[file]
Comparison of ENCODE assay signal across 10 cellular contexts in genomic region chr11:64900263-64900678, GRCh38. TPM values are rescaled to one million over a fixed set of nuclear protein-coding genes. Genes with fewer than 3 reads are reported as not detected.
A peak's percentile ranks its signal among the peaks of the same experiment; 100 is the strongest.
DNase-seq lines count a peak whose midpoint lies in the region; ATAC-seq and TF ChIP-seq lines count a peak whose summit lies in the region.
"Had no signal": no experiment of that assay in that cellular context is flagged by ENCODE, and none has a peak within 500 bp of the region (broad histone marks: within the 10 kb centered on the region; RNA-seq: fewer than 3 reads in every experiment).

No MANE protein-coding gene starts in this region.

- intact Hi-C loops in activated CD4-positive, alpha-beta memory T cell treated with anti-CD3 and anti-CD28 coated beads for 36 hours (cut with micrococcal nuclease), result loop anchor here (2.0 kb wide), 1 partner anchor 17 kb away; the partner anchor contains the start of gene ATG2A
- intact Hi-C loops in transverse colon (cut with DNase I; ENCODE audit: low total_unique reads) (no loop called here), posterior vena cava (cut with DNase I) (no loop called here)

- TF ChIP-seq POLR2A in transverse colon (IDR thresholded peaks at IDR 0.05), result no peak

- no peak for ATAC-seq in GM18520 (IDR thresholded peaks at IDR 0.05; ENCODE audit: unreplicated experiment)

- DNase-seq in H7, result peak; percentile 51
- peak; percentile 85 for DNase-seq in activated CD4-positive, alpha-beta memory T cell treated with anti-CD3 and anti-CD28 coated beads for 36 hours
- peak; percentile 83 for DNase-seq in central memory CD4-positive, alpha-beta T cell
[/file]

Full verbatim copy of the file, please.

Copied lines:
Comparison of ENCODE assay signal across 10 cellular contexts in genomic region chr11:64900263-64900678, GRCh38. TPM values are rescaled to one million over a fixed set of nuclear protein-coding genes. Genes with fewer than 3 reads are reported as not detected.
A peak's percentile ranks its signal among the peaks of the same experiment; 100 is the strongest.
DNase-seq lines count a peak whose midpoint lies in the region; ATAC-seq and TF ChIP-seq lines count a peak whose summit lies in the region.
"Had no signal": no experiment of that assay in that cellular context is flagged by ENCODE, and none has a peak within 500 bp of the region (broad histone marks: within the 10 kb centered on the region; RNA-seq: fewer than 3 reads in every experiment).

No MANE protein-coding gene starts in this region.

- intact Hi-C loops in activated CD4-positive, alpha-beta memory T cell treated with anti-CD3 and anti-CD28 coated beads for 36 hours (cut with micrococcal nuclease), result loop anchor here (2.0 kb wide), 1 partner anchor 17 kb away; the partner anchor contains the start of gene ATG2A
- intact Hi-C loops in transverse colon (cut with DNase I; ENCODE audit: low total_unique reads) (no loop called here), posterior vena cava (cut with DNase I) (no loop called here)

- TF ChIP-seq POLR2A in transverse colon (IDR thresholded peaks at IDR 0.05), result no peak

- no peak for ATAC-seq in GM18520 (IDR thresholded peaks at IDR 0.05; ENCODE audit: unreplicated experiment)

- DNase-seq in H7, result peak; percentile 51
- peak; percentile 85 for DNase-seq in activated CD4-positive, alpha-beta memory T cell treated with anti-CD3 and anti-CD28 coated beads for 36 hours
- peak; percentile 83 for DNase-seq in central memory CD4-positive, alpha-beta T cell